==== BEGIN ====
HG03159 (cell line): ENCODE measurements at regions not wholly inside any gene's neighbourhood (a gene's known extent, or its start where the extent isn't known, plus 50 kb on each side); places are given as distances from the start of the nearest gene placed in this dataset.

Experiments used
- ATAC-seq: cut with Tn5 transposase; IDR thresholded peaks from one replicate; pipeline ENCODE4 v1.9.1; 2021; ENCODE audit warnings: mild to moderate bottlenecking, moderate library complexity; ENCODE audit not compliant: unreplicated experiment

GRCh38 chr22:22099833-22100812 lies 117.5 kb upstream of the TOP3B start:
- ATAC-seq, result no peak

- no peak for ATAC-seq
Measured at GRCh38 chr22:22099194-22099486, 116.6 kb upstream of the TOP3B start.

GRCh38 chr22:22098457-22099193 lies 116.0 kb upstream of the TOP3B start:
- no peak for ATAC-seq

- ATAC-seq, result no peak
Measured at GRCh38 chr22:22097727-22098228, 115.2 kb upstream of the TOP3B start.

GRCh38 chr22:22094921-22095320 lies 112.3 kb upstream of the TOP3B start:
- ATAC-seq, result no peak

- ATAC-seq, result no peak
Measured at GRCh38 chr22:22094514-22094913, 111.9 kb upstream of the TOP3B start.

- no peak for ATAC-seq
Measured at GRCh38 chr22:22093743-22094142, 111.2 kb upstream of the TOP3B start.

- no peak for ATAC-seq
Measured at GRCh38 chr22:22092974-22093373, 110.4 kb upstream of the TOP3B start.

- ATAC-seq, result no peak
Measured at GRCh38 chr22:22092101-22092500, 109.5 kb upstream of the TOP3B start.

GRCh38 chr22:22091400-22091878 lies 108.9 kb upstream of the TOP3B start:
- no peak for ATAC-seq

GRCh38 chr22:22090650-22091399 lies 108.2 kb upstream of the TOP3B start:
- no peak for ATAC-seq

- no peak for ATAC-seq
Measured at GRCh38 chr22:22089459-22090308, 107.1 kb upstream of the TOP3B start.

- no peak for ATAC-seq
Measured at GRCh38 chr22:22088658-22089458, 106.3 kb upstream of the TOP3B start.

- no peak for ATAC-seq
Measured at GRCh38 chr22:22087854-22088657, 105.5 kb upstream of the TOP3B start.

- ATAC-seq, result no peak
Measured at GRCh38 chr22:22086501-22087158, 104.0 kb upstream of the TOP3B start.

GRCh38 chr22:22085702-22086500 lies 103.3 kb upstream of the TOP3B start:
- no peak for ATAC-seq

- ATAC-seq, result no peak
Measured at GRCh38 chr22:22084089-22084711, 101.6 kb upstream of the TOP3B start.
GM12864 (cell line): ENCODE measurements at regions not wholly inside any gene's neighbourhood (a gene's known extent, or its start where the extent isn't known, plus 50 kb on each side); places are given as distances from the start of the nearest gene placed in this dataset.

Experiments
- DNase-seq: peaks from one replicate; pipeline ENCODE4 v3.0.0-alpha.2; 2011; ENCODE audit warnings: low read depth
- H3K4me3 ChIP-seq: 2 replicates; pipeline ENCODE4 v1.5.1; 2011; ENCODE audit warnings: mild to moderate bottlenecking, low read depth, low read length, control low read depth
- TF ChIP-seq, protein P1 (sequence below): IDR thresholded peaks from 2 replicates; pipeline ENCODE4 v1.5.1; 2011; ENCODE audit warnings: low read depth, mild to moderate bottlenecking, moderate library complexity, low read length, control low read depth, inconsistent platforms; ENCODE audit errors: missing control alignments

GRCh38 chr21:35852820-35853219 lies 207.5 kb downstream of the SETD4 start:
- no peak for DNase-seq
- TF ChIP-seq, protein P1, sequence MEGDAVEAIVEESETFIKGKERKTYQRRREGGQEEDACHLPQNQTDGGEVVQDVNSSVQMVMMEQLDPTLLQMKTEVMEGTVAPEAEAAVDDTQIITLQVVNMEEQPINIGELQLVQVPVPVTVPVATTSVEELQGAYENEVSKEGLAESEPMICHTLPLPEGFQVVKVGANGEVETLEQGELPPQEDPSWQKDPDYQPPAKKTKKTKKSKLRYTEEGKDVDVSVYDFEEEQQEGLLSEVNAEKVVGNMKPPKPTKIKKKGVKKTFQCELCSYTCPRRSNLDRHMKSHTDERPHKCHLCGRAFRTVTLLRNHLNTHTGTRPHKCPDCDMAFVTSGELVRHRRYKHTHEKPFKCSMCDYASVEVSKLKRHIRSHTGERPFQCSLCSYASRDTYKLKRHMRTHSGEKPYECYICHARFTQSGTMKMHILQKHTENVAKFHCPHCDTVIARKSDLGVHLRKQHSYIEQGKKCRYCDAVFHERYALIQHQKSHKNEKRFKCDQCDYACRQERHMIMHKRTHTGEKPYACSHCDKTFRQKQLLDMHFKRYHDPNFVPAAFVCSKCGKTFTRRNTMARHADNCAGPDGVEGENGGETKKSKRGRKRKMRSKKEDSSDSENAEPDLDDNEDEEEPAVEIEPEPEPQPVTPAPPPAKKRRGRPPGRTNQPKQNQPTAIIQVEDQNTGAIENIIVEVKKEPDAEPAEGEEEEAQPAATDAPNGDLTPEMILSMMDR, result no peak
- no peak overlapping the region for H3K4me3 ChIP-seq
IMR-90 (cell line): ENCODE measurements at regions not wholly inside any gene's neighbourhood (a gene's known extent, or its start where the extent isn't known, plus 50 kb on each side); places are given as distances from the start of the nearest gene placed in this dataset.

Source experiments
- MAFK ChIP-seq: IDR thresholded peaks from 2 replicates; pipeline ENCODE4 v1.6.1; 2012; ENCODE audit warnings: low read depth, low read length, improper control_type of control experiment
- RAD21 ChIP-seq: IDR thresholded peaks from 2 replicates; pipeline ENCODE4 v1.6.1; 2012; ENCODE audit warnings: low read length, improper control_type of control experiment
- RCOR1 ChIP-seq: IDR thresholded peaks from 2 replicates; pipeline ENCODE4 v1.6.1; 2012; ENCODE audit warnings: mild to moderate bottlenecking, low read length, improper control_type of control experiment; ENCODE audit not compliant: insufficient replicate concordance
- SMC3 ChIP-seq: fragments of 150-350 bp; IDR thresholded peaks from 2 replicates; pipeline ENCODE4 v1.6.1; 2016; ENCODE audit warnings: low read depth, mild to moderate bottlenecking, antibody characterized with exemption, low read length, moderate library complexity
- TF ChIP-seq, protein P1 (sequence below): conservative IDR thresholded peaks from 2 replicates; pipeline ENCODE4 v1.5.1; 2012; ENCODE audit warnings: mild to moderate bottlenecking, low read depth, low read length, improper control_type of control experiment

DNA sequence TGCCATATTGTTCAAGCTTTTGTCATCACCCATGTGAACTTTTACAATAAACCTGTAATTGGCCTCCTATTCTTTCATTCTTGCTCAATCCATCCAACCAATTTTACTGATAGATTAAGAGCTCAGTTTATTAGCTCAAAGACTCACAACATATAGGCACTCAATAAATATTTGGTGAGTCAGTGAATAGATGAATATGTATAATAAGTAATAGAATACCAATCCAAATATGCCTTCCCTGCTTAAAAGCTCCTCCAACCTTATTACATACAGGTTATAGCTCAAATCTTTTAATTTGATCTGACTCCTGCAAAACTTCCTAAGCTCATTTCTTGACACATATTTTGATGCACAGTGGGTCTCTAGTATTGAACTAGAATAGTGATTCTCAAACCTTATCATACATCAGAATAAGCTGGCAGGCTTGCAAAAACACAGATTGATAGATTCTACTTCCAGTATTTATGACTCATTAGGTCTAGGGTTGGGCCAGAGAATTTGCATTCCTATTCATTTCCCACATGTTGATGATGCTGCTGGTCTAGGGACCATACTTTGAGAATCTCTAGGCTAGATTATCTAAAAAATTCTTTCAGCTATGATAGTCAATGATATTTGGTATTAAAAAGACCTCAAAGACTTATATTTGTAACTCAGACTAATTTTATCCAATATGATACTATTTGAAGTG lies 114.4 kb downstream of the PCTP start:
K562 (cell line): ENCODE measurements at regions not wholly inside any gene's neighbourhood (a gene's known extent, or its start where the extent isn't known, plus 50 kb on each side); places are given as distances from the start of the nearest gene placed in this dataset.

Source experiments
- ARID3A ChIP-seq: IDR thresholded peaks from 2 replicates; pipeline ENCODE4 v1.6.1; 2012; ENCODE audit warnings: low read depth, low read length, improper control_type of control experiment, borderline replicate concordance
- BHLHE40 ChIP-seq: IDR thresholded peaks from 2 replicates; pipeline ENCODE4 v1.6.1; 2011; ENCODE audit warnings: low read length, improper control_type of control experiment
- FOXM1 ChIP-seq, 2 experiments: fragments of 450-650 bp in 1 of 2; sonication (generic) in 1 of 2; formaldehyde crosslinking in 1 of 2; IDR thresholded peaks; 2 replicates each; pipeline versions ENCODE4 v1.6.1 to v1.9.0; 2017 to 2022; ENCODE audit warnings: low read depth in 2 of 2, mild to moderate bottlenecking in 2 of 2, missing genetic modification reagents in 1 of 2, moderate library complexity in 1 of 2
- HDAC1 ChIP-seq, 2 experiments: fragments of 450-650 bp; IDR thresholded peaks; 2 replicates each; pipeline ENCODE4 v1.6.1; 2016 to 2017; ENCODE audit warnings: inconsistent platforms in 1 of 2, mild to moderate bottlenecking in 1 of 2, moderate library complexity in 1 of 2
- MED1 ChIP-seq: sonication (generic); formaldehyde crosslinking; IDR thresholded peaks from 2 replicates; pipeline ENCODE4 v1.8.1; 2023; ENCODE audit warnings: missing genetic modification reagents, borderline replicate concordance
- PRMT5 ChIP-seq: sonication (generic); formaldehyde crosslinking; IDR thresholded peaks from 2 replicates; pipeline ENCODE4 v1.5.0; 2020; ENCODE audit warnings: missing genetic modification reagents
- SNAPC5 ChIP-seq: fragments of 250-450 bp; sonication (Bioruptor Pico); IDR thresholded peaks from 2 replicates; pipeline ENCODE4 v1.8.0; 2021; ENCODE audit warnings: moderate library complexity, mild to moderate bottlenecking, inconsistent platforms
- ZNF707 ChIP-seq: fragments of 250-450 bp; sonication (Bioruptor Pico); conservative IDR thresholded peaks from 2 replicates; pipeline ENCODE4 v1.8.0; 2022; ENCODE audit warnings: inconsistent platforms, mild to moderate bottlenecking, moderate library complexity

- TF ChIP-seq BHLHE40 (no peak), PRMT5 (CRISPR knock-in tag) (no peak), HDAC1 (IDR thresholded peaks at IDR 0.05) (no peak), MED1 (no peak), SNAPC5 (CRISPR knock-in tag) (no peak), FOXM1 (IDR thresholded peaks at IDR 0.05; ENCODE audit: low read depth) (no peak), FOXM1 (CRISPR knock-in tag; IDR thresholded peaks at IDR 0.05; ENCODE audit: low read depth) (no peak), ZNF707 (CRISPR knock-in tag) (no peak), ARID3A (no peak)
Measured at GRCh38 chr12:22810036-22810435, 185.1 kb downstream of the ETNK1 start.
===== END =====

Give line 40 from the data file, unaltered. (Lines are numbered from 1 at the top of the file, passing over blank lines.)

- DNase-seq: peaks from one replicate; pipeline ENCODE4 v3.0.0-alpha.2; 2011; ENCODE audit warnings: low read depth